Lee Long Hui, Assistant Editor, Kini News Lab, Malaysia dwelled on the ubiquitous AI, Big Data and Machine Learning technologies taking over a major chunk of editorial responsibilities.

Prof. Ricardus Eko Indrajit, Rector, Pradita University, Indonesia felt that if that were to happen, would we be missing out on the human element in discerning news value content? “The challenge of today’s journalism is how to win the battle of storytelling,” he observed.

In the Citizen Journalism session, it was indeed heartening to hear from speakers that in the age of YouTube, Tik Tok and Instagram, good old-fashioned journalism – which has investigation as its centrepiece – has its place even with young audiences. Carol Andrade – Dean of SPICE (St. Pauls Institute of Communication Education), Mumbai, India felt that adapting to these needs was crucial for the survival of the newsroom.

Dr. Mastura Mahamed, Senior Lecturer, Faculty of Modern Languages and Communication, University Putra Malaysia, wondered that with no mechanism to check the veracity of the information (especially online video on platforms like WhatsApp, YouTube and Spotify) being dished out in today’s world is there a danger of wrong content getting prominence?

Arul Prakkash, Senior Programme Manager, Asia & the Pacific, WITNESS.org felt that vernacular, voice and video would emerge as game-changers for the digital ecosystem over the next few years. However, the question remained – how do we ensure that the content is true, factual and ethical?

Ethics of Humanitarian Reporting called for preserving the dignity of the subject amidst seeking headlines.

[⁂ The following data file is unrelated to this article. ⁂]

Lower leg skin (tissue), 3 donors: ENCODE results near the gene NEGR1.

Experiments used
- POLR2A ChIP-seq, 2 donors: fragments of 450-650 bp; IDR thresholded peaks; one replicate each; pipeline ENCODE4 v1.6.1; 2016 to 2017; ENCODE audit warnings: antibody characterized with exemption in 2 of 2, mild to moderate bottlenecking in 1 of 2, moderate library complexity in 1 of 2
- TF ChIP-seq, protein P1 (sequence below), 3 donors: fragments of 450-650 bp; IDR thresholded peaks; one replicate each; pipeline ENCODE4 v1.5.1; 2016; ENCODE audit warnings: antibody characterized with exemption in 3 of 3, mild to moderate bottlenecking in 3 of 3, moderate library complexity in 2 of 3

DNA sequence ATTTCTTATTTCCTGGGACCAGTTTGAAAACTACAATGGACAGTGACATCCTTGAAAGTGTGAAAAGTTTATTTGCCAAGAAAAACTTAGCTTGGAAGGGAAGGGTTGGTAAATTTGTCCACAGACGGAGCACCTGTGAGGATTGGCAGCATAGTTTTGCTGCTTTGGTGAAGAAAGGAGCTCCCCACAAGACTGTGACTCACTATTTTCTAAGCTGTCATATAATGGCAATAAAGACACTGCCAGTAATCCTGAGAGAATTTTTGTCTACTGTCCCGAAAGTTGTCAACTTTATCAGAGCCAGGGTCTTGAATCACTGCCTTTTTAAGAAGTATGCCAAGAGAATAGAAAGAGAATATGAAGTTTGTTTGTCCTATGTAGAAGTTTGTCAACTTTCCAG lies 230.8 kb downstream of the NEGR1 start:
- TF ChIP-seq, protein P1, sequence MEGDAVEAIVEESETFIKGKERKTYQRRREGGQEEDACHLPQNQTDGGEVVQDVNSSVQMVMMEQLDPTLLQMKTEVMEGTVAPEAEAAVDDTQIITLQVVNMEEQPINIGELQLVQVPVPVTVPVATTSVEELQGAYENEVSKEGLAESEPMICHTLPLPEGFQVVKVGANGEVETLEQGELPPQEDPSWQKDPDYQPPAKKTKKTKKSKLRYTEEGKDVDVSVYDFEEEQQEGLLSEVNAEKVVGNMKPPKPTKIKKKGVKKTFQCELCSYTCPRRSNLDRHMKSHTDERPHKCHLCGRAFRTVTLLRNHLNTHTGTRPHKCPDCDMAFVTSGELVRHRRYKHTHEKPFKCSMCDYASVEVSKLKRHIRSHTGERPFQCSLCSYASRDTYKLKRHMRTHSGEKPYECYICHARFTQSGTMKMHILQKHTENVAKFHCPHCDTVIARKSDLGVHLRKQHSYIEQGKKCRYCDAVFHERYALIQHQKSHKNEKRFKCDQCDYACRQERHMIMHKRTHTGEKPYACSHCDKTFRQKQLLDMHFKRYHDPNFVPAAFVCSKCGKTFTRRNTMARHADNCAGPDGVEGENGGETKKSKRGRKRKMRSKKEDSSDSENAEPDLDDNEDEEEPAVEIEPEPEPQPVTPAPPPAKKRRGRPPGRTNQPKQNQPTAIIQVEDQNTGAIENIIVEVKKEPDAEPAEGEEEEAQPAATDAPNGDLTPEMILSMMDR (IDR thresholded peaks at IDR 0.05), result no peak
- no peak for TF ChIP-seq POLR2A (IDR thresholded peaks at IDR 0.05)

A firm believer in respectful and inclusive storytelling, Jacqueline Fernandez – Communications Manager, ICRC Myanmar, laid emphasis on protecting community interests, thereby putting the ‘human’ into humanitarian storytelling.

Fr. Shay Cullen, Founder and President, Preda Foundation, Philippines, shared his experience in covering the plight of children many of whom were fathered by US sailors. His journalistic journey in protecting the dignity of every person and achieving social justice for human rights victims through peaceful, non-violent means speaks volumes of his invaluable contribution to humanitarian reporting.

Kalpana Sharma, independent journalist and author, urged media professionals to reflect the truth as they create awareness and call for action and at the same time being humane in their coverage.

With climate change negatively impacting livelihoods of people around the world, David Fogarty, Climate Change Editor at The Straits Times, spoke on how important it is for publications to look at Climate Change as an emerging branch of reporting.

Global Village Newsroom speakers Augustine Anthuvan – Communications Consultant, Moderator & Presenter, Former Executive Producer, Channel NewsAsia, Mediacorp, Singapore and Dr. Peter Rachada Monthienvichienchai – Executive Director/ Founding Member, LiCAS News, Thailand, came up with some great collaborative ideas for working across geographical boundaries.

The Pandora’s (Panama) Letters is a classic case of where a Global Newsroom with more than 600 journalists from 117 countries came together to create an impact investigative journalism on the monies being stashed abroad by the world’s rich and powerful.

The discussions during the breakout sessions hovered around some pertinent questions while reporting:

  • Why is it important to look for flaws in your own reasoning?
  • What is context, and where do you look for it?
  • How do you engage productively with people who disagree with you?”
  • With governments across the world moving in to regulate digital news media, wouldn’t these restrictions curtail digital journalists’ work environment?
  • With the proliferation of new technology devices such as wearables and smart glasses, going forward how would content be delivered and consumed?

By bringing together 24 select participants from 14 countries to build capacity and promoting exchange among media professionals and journalists who want to use their platform as a medium for social change is indeed a noble initiative worth lauding. The ripples of such initiatives will be felt in the long run, and lasting too!

The above reflective article is produced under SIGNIS Asia Journalism Fellowship programme 2021.